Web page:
Last week on U.S. flat tracks (racing only).
“Vanned Off”: horse required an ambulance to get off the track; while not all the “vanned” end up dead, most do, as borne out by my FOIA reports
“Bled”: typically indicates pulmonary hemorrhage
Barcode “suffered a catastrophic injury” at Parx
Expensive Lesson “pulled up in distress, vanned off” at Remington
Yours Completely “in apparent distress, vanned off” at Parx
Operation Stevie “vanned off” at Indiana
Foalsfillyspecial “vanned off” at Penn
Two in the Bush “vanned off” at Charles Town
Jessbye Train “vanned off” at Evangeline
Moochie “injured, euthanized on the track” at Laurel
Ekg Paint Me a Jess “vanned off” at Evangeline
Ho Lotta Patriot “vanned off” at Evangeline
May On the Run “vanned off” at Laurel
Hinton “vanned off” at Hawthorne
Mr. Tag “vanned off,” dead at Aqueduct
Sky of Hook “vanned off” at Aqueduct
R Sea Smoke “went wrong, vanned off” at Gulfstream W
Majestic Maiara “pulled up in distress, vanned off” at Gulfstream W
Jess Agree “vanned off” at Los Alamitos
Astonishingly, the “demonstrably safer” New York Racing Association keeps killing horses. In the 1st today at Aqueduct, Mr. Tag, three, was “vanned off” and subsequently euthanized. (The Gaming Commission appended this consolation: “no apparent injury to rider.”) In this, a covid-impacted year, an unconscionable 75 racehorses have died at the three NYRA tracks (Aqueduct, Belmont, Saratoga). 75. America, you’ve been had. “The Sport of Kings” is nothing more than garden-variety animal cruelty – and mass animal murder.
The chart note for Hinton in the 2nd at Hawthorne yesterday: “a bit reluctant to load, was urged along the inside disputing the pace in the opening half, gave way racing into the far turn, was pulled up entering the lane, then was vanned off the course.”
“a bit reluctant to load”
“was urged along”
“was pulled up”
“was vanned off the course”
Translation: He did not want to “race.” He was forced to anyway – and whipped in the process. He was injured, maybe before the race even started. He was ambulanced away, which means it’s a good (better than even) chance he’s dead today. (I will definitively find out with a FOIA request.) The 6-year-old was under the whip for the 20th time; he had not “won” a race in almost three years. Oh, and he was also “For Sale” at the bargain-bin price of $5,000 prior to. Trainer, Ingrid Mason; owner, Muddy Water Stables; jockey, Charles Roberts.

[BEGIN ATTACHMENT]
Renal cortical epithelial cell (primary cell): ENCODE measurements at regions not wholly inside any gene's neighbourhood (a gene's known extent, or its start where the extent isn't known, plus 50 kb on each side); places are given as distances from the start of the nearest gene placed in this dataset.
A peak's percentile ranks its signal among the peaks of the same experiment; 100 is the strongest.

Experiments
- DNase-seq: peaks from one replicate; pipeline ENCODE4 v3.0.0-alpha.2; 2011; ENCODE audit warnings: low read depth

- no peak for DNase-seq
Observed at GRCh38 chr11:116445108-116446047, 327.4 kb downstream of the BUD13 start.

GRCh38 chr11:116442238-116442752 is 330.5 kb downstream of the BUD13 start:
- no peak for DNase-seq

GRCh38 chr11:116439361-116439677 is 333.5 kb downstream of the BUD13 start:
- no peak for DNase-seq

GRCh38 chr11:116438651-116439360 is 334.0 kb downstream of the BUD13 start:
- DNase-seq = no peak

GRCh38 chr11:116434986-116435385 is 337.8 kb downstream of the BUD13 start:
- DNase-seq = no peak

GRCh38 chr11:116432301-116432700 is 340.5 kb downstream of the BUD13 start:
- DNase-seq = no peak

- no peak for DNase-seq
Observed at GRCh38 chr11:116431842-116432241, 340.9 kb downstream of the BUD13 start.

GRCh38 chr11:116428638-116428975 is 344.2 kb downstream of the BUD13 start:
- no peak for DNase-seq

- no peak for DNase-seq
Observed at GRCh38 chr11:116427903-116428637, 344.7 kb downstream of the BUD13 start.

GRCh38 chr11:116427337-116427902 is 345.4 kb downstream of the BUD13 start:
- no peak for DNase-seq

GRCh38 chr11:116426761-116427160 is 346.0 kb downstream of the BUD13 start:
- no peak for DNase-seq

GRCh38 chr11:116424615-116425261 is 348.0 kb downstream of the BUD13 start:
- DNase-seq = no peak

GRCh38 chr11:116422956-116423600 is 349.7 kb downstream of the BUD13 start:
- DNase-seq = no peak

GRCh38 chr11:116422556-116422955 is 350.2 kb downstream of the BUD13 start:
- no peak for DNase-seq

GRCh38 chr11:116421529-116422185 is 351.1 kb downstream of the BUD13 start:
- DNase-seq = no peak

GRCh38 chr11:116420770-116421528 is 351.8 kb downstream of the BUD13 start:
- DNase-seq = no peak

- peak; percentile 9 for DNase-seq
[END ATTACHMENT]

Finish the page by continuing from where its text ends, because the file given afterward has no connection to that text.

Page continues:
The California Horse Racing Board has disclosed the death of an “unnamed filly” at Santa Anita Wednesday – cause, colic. For those who’d like to absolve the racing industry of these types of deaths, this.
When its current meet ends on November 28, Scarborough Downs, a harness track in Maine, will be closing – for good. This will leave one active racetrack in Maine (Bangor Raceway) and but two in the whole of New England (the other, Plainridge Park in Massachusetts). Relatedly, both of the remaining tracks are racinos, meaning they are being wholly propped up by government subsidies.
Scarborough opened in 1950 as a Thoroughbred track, but it eventually (1970s) went exclusively harness. Like most of horseracing in general, and virtually all of the harness variety, Scarborough has been in incessant decline for decades. To make matters worse, back in 2016 the track was forced to remove all its horse barns because manure was seeping into local groundwater. The final nail came in 2018 when the massive property was sold to a developer with an eye, the Press Herald reports, toward “a town center with housing, shopping, dining, offices, an interconnected road network, trails, recreation facilities and more.” Yeah, I’d say that’s a whole lot more appealing – not to mention economically stimulating – than an archaic, decrepit racetrack. And an added bonus of a little something called moral progress.
Shuttered U.S. Racetracks (Since 2000)
The Redevelopment of Shuttered Tracks